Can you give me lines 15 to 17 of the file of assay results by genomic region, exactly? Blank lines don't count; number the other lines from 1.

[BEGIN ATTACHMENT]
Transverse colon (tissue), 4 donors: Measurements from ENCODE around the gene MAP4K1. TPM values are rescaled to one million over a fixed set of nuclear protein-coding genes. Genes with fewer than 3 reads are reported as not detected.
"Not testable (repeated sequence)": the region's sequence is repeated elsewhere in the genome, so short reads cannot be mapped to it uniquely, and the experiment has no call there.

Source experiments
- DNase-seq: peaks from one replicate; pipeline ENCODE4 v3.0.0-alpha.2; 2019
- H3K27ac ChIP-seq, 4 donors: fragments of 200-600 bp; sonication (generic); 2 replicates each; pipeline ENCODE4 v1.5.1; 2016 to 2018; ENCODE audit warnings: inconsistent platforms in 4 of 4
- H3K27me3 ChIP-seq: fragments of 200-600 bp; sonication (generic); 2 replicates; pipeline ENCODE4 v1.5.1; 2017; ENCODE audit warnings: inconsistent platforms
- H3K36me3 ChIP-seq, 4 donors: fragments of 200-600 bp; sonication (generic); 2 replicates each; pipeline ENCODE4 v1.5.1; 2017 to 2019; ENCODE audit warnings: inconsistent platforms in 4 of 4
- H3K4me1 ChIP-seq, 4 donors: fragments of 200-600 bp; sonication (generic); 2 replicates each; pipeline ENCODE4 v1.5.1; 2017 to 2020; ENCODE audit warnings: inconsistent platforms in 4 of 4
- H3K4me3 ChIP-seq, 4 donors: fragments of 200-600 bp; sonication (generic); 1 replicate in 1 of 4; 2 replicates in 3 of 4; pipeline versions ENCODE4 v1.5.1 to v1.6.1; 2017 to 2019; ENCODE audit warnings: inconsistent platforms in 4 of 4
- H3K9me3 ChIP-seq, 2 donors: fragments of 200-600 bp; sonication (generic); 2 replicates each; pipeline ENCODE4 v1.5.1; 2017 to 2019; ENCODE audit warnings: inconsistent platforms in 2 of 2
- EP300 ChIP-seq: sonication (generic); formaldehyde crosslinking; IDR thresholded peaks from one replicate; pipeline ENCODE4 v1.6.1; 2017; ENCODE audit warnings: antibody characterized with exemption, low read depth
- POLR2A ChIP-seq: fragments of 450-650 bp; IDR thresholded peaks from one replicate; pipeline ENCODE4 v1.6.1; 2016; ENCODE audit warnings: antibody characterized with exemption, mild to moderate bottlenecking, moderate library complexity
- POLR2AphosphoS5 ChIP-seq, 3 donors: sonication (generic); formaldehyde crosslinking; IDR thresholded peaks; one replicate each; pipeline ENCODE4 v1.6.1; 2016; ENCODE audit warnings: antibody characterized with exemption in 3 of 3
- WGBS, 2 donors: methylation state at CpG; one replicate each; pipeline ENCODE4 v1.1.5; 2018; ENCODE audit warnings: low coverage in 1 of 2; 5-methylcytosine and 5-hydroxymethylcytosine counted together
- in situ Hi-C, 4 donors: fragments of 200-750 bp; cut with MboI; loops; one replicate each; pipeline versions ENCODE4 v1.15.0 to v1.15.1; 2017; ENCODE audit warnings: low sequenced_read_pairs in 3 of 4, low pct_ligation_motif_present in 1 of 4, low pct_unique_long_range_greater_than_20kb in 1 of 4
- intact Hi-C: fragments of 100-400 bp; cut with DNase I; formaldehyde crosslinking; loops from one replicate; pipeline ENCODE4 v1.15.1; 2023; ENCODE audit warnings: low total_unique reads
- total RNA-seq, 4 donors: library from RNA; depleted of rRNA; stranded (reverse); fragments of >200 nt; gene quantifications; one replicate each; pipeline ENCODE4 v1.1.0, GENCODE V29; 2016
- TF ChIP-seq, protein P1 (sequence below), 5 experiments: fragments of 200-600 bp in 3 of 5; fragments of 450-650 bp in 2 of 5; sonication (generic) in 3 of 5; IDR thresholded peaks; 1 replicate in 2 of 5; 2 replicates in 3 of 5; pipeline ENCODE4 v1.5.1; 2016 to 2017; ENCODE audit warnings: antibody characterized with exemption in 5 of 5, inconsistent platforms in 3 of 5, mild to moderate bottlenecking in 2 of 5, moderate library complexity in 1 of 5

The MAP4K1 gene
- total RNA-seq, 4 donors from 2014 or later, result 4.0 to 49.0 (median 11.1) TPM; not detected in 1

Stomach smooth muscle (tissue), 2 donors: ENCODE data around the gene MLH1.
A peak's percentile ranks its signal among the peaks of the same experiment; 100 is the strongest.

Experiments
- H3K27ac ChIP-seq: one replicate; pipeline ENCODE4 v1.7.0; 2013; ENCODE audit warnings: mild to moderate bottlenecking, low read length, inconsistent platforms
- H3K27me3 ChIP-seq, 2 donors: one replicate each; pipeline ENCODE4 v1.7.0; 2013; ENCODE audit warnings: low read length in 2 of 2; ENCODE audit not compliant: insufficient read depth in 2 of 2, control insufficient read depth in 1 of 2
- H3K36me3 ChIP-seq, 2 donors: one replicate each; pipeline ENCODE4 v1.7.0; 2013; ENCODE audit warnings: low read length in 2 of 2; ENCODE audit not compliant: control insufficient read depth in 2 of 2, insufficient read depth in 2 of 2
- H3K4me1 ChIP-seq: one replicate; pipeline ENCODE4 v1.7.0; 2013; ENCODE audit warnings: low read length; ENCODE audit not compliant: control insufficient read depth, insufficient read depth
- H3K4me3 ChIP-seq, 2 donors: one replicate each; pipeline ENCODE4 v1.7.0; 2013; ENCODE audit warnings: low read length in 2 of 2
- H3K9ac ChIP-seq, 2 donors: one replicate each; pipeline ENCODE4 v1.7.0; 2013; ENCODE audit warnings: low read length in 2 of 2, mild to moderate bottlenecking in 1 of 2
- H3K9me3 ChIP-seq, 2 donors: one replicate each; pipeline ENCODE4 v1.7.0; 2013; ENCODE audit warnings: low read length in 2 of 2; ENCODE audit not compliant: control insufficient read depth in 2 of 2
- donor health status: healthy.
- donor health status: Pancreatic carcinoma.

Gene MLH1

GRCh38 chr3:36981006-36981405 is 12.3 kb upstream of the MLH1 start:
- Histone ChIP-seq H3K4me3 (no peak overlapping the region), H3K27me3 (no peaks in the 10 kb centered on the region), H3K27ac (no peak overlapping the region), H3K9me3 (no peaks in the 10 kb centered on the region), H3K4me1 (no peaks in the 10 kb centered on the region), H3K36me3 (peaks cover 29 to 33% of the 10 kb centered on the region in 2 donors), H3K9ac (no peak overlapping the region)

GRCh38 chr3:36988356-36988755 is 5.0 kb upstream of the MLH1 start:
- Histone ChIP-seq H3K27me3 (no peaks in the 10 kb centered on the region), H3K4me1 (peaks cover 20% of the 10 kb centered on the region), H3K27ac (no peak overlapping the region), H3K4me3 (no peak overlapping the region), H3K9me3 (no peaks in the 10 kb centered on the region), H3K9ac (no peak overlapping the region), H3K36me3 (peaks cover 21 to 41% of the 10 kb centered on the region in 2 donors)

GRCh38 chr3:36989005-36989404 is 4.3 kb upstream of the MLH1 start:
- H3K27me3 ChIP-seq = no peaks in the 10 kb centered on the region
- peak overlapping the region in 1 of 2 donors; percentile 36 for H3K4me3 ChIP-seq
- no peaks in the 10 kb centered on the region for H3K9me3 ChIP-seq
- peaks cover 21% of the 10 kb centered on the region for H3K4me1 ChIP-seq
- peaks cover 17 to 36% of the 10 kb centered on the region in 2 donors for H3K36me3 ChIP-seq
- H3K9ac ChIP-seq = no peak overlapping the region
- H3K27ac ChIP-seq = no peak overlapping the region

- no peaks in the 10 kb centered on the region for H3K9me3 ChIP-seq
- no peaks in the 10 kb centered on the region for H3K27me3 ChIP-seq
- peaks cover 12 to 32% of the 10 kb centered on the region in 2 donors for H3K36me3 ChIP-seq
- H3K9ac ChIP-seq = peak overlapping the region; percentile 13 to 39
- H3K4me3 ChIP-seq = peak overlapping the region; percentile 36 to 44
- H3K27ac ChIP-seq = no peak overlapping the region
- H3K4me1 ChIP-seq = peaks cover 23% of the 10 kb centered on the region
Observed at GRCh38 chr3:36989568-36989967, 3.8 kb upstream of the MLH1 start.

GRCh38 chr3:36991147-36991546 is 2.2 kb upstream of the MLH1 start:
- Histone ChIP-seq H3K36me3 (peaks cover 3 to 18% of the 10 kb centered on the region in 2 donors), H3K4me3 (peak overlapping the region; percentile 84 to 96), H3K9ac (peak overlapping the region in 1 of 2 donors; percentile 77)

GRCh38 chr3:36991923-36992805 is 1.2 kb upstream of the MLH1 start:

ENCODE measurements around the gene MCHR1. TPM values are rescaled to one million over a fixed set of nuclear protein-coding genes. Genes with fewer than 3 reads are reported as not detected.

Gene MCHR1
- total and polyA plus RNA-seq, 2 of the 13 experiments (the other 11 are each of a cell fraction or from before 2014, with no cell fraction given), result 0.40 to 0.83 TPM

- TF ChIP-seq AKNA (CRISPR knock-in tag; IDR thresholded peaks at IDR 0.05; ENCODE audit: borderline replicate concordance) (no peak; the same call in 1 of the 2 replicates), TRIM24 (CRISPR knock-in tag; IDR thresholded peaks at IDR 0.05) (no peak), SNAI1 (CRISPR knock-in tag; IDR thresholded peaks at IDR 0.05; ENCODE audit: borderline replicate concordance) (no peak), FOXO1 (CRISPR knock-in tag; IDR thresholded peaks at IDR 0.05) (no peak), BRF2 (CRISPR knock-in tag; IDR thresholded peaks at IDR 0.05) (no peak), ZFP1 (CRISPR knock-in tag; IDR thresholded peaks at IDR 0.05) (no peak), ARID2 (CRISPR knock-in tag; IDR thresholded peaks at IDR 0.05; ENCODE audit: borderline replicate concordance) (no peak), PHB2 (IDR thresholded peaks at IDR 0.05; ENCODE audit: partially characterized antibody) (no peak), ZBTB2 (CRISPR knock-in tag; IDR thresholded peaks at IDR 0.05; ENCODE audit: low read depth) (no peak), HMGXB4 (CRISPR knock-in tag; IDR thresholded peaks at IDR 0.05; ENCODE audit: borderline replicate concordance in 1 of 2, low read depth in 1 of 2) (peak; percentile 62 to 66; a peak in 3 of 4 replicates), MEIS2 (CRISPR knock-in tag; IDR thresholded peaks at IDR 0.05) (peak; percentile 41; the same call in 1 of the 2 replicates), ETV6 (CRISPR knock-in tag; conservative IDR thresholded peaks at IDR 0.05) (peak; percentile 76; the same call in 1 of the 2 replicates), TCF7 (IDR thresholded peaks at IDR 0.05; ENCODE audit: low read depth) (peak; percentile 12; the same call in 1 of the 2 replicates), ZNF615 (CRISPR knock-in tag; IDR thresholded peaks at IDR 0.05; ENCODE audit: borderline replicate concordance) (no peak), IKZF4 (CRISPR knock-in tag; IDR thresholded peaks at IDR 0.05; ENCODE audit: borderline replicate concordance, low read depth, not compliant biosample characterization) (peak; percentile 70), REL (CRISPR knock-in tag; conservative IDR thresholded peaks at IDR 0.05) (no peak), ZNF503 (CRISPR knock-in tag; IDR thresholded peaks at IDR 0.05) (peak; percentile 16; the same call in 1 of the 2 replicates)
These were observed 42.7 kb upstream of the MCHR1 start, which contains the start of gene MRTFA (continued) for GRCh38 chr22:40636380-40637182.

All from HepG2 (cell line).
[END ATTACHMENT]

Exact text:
- in situ Hi-C, 4 donors: fragments of 200-750 bp; cut with MboI; loops; one replicate each; pipeline versions ENCODE4 v1.15.0 to v1.15.1; 2017; ENCODE audit warnings: low sequenced_read_pairs in 3 of 4, low pct_ligation_motif_present in 1 of 4, low pct_unique_long_range_greater_than_20kb in 1 of 4
- intact Hi-C: fragments of 100-400 bp; cut with DNase I; formaldehyde crosslinking; loops from one replicate; pipeline ENCODE4 v1.15.1; 2023; ENCODE audit warnings: low total_unique reads
- total RNA-seq, 4 donors: library from RNA; depleted of rRNA; stranded (reverse); fragments of >200 nt; gene quantifications; one replicate each; pipeline ENCODE4 v1.1.0, GENCODE V29; 2016